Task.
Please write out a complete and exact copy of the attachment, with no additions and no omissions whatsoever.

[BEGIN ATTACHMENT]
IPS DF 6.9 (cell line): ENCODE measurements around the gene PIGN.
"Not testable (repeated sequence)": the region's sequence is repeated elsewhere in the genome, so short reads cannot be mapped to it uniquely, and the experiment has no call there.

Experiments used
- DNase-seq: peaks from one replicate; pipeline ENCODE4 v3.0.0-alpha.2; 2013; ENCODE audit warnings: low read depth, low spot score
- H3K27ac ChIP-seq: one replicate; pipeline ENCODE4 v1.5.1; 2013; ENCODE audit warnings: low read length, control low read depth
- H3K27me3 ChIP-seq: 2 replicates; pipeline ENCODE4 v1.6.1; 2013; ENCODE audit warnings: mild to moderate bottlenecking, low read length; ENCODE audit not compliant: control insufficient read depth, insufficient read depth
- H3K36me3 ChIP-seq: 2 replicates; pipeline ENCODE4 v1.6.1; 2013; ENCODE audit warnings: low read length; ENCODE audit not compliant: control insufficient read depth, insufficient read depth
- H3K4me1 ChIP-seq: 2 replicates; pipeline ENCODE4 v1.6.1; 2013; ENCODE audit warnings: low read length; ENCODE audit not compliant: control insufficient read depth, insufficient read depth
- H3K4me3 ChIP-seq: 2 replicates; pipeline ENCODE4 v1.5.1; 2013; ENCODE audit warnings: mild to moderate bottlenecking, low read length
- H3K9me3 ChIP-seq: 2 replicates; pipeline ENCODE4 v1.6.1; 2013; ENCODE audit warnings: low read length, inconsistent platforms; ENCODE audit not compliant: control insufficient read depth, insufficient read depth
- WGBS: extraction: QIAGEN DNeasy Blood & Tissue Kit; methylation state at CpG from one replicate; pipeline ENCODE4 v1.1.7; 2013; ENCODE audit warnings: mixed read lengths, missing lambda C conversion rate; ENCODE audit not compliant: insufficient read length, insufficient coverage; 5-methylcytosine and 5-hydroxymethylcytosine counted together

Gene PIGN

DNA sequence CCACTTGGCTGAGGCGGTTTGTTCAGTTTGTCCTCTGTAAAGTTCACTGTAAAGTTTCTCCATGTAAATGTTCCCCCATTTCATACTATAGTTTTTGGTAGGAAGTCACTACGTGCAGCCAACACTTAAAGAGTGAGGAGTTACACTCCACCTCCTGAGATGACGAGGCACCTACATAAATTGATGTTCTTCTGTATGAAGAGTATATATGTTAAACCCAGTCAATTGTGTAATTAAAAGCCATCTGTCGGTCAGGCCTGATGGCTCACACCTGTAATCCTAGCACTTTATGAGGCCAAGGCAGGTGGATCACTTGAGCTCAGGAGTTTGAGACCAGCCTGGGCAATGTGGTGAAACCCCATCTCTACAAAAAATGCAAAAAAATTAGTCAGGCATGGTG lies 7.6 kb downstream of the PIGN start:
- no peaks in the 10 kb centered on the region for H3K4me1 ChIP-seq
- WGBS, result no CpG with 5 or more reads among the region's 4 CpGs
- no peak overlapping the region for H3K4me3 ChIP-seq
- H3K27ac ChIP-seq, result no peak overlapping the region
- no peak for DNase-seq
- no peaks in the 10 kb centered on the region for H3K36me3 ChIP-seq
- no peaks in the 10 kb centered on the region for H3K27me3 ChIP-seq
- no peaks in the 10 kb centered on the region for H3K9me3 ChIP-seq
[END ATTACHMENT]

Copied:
IPS DF 6.9 (cell line): ENCODE measurements around the gene PIGN.
"Not testable (repeated sequence)": the region's sequence is repeated elsewhere in the genome, so short reads cannot be mapped to it uniquely, and the experiment has no call there.

Experiments used
- DNase-seq: peaks from one replicate; pipeline ENCODE4 v3.0.0-alpha.2; 2013; ENCODE audit warnings: low read depth, low spot score
- H3K27ac ChIP-seq: one replicate; pipeline ENCODE4 v1.5.1; 2013; ENCODE audit warnings: low read length, control low read depth
- H3K27me3 ChIP-seq: 2 replicates; pipeline ENCODE4 v1.6.1; 2013; ENCODE audit warnings: mild to moderate bottlenecking, low read length; ENCODE audit not compliant: control insufficient read depth, insufficient read depth
- H3K36me3 ChIP-seq: 2 replicates; pipeline ENCODE4 v1.6.1; 2013; ENCODE audit warnings: low read length; ENCODE audit not compliant: control insufficient read depth, insufficient read depth
- H3K4me1 ChIP-seq: 2 replicates; pipeline ENCODE4 v1.6.1; 2013; ENCODE audit warnings: low read length; ENCODE audit not compliant: control insufficient read depth, insufficient read depth
- H3K4me3 ChIP-seq: 2 replicates; pipeline ENCODE4 v1.5.1; 2013; ENCODE audit warnings: mild to moderate bottlenecking, low read length
- H3K9me3 ChIP-seq: 2 replicates; pipeline ENCODE4 v1.6.1; 2013; ENCODE audit warnings: low read length, inconsistent platforms; ENCODE audit not compliant: control insufficient read depth, insufficient read depth
- WGBS: extraction: QIAGEN DNeasy Blood & Tissue Kit; methylation state at CpG from one replicate; pipeline ENCODE4 v1.1.7; 2013; ENCODE audit warnings: mixed read lengths, missing lambda C conversion rate; ENCODE audit not compliant: insufficient read length, insufficient coverage; 5-methylcytosine and 5-hydroxymethylcytosine counted together

Gene PIGN

DNA sequence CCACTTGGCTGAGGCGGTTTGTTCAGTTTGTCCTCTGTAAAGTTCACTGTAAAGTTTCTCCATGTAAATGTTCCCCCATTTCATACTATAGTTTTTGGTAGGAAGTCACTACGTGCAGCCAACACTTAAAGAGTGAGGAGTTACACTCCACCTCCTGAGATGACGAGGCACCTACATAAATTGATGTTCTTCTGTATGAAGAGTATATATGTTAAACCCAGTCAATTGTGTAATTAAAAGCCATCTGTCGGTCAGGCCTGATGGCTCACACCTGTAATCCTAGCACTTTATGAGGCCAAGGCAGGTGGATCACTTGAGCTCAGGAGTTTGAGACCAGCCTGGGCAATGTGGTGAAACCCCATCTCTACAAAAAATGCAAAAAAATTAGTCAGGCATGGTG lies 7.6 kb downstream of the PIGN start:
- no peaks in the 10 kb centered on the region for H3K4me1 ChIP-seq
- WGBS, result no CpG with 5 or more reads among the region's 4 CpGs
- no peak overlapping the region for H3K4me3 ChIP-seq
- H3K27ac ChIP-seq, result no peak overlapping the region
- no peak for DNase-seq
- no peaks in the 10 kb centered on the region for H3K36me3 ChIP-seq
- no peaks in the 10 kb centered on the region for H3K27me3 ChIP-seq
- no peaks in the 10 kb centered on the region for H3K9me3 ChIP-seq